An aftertaste can make the difference between a great wine and a terrible one. Likewise, the bitter aftertaste of coffee turns some people off the stuff. The reason for aftertaste – the perception of taste after the food has been removed from the mouth – is somewhat mysterious…
The science of aftertaste
If you zoom in on the taste buds of the tongue, you will see clusters of taste receptor cells. These sensitive cells have tiny hair-like projections (called microvilli) on their surface, which are designed to sense specific chemicals in food. Such chemicals we perceive as a taste; for example, sugar-molecules are sensed as ‘sweet’.
Now, if you zoom in even further on the taste receptor cell, on the surface of the microvilli are molecular receptors – carefully shaped to the chemicals we can taste (e.g. sugar). There are different types of molecular receptors shaped for different taste chemicals (sweet, bitter). When a specific taste molecule comes into contact with its molecular receptor (it slots in, like a key into a lock) , a chain reaction is triggered within the cell. These chemical reactions within te cell in turn sets off a nerve impulse to the brain. (‘ooh, that tastes nice!’)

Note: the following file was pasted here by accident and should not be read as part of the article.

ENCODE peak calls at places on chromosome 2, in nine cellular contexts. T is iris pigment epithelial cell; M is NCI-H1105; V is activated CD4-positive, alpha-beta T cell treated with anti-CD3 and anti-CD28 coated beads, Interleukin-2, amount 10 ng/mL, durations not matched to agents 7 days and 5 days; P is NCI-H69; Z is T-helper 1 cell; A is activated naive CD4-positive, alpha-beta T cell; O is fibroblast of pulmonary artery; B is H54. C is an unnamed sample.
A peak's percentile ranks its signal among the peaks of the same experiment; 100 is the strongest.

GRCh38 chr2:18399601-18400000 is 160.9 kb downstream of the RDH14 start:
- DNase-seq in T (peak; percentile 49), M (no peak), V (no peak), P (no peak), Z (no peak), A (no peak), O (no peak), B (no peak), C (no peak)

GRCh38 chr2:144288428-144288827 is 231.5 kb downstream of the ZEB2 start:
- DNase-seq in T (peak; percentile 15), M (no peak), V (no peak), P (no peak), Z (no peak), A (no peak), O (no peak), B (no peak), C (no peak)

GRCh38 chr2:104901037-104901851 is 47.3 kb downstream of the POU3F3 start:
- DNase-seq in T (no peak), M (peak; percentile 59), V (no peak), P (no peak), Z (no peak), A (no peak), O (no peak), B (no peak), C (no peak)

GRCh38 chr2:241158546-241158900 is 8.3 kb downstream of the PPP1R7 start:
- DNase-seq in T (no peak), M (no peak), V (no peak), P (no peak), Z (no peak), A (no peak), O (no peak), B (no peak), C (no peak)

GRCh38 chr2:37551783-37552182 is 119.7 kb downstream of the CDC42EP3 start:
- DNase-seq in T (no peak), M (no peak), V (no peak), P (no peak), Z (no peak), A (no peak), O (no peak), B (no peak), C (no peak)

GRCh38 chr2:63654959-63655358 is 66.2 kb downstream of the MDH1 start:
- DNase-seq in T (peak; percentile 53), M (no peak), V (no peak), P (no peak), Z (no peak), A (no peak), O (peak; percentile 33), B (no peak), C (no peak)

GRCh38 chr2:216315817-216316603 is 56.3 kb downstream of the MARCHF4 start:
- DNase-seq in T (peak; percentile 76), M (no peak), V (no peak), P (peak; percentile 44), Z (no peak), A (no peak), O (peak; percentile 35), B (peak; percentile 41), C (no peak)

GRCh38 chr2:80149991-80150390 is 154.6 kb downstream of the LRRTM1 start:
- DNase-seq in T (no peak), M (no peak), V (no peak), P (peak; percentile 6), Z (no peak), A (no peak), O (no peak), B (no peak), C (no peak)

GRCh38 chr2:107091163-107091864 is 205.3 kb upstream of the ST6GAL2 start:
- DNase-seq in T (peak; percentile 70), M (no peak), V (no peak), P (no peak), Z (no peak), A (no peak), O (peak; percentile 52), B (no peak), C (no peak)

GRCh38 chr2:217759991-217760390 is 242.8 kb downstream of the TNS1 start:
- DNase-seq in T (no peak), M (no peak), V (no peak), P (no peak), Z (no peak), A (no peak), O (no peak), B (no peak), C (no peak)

Ordinarily, these molecular receptors are only activated when a ‘taste chemical’ comes into contact with it. When you swallow the food, it is washed off. However, certain chemicals (e.g. those which cause a bitter aftertaste) are believed to activate the taste receptor cell by bypassing these molecular receptors. Rather than just sitting on the cell’s surface aftertaste-causing substances seep into the cell itself. Once diffused into the taste receptor cell’s inside, these ‘after-taste’ substances linger – triggering a prolonged taste sensationeven after the food has been swallowed.
Eventually, the aftertaste molecule is broken down from within the cell’s interior and the aftertaste subsides. And as you know, this can happen quickly or slowly depending on what you’ve eaten.
How to get rid of after-taste
Sadly, after-taste is an intrinsic property of many foods. To avoid it, you have to not put it into your mouth. Drinking milk can have a soothing effect, as can eating cucumber, but won’t get rid of it. Once those after-taste-inducing substances have come into contact with the tongue, they will have passed into the taste receptor cells. At which point you can’t get them out again. You just need to wait.
This hasn’t stopped food scientists developing ingenious ways of getting rid of after-taste from foods. A ‘fishy’ aftertaste in certain wines is believed to be caused by iron; and one new technique treats the wine with yeast to remove iron. Huge amounts of money are poured into reducing the bitter aftertaste of artificial sweeteners, and given their widespread use, discovering a solution would yield vast financial dividends for the discoverer. Essentially, all techniques for removing aftertaste from foodstuffs involve treating it, or altering its manufacturing process first. Most of these processes haven’t made it onto the shop-floor yet, so for now you’ll have to avoid whatever causes an unpleasant aftertaste. Shame.
Asked by Julio Vazquez via Facebook
Answered by Dr Stu
Some high-level reading for the academics here about taste receptor cells